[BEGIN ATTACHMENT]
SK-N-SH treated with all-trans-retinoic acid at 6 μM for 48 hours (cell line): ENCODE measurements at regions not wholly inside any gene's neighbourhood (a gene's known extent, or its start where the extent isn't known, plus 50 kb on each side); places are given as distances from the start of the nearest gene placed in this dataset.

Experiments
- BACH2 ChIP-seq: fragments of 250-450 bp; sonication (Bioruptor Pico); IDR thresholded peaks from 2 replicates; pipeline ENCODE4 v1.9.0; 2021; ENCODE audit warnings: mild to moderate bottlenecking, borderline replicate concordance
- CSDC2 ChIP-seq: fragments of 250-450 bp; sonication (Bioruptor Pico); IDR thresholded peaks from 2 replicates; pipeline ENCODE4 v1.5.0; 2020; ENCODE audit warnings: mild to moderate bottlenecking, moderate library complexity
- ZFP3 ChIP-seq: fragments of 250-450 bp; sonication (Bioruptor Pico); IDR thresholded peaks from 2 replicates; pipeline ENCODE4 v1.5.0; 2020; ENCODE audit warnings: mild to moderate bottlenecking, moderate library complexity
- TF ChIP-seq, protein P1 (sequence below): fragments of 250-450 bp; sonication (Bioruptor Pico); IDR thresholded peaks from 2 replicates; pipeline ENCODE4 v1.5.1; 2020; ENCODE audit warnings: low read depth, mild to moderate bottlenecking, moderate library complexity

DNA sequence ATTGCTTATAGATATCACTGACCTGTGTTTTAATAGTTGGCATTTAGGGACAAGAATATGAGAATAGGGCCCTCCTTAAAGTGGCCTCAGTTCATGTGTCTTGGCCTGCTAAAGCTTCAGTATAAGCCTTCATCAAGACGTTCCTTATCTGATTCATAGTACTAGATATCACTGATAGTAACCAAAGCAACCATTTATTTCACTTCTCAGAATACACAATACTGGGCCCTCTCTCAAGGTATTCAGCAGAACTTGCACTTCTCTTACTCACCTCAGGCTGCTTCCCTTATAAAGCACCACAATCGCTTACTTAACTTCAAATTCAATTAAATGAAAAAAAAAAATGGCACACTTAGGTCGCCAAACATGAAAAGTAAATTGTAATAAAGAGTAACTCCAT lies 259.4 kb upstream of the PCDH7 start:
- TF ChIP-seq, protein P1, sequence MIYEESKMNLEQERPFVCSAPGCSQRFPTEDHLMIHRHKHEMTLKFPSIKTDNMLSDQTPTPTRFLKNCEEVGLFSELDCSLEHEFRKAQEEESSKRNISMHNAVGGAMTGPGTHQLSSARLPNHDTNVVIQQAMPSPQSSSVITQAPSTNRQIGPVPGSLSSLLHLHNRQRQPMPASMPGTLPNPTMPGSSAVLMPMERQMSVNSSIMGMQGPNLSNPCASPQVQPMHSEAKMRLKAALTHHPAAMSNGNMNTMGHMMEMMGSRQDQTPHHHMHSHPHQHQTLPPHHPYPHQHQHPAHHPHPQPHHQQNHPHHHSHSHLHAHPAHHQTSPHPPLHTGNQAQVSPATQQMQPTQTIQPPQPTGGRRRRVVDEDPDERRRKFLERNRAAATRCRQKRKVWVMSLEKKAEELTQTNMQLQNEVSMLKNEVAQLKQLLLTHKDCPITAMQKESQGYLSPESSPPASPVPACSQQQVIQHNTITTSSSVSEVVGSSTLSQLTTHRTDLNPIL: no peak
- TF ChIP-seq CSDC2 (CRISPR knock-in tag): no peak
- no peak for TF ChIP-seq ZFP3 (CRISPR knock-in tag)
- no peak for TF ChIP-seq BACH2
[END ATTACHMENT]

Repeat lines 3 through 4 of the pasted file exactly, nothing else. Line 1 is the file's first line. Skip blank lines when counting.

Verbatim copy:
- BACH2 ChIP-seq: fragments of 250-450 bp; sonication (Bioruptor Pico); IDR thresholded peaks from 2 replicates; pipeline ENCODE4 v1.9.0; 2021; ENCODE audit warnings: mild to moderate bottlenecking, borderline replicate concordance
- CSDC2 ChIP-seq: fragments of 250-450 bp; sonication (Bioruptor Pico); IDR thresholded peaks from 2 replicates; pipeline ENCODE4 v1.5.0; 2020; ENCODE audit warnings: mild to moderate bottlenecking, moderate library complexity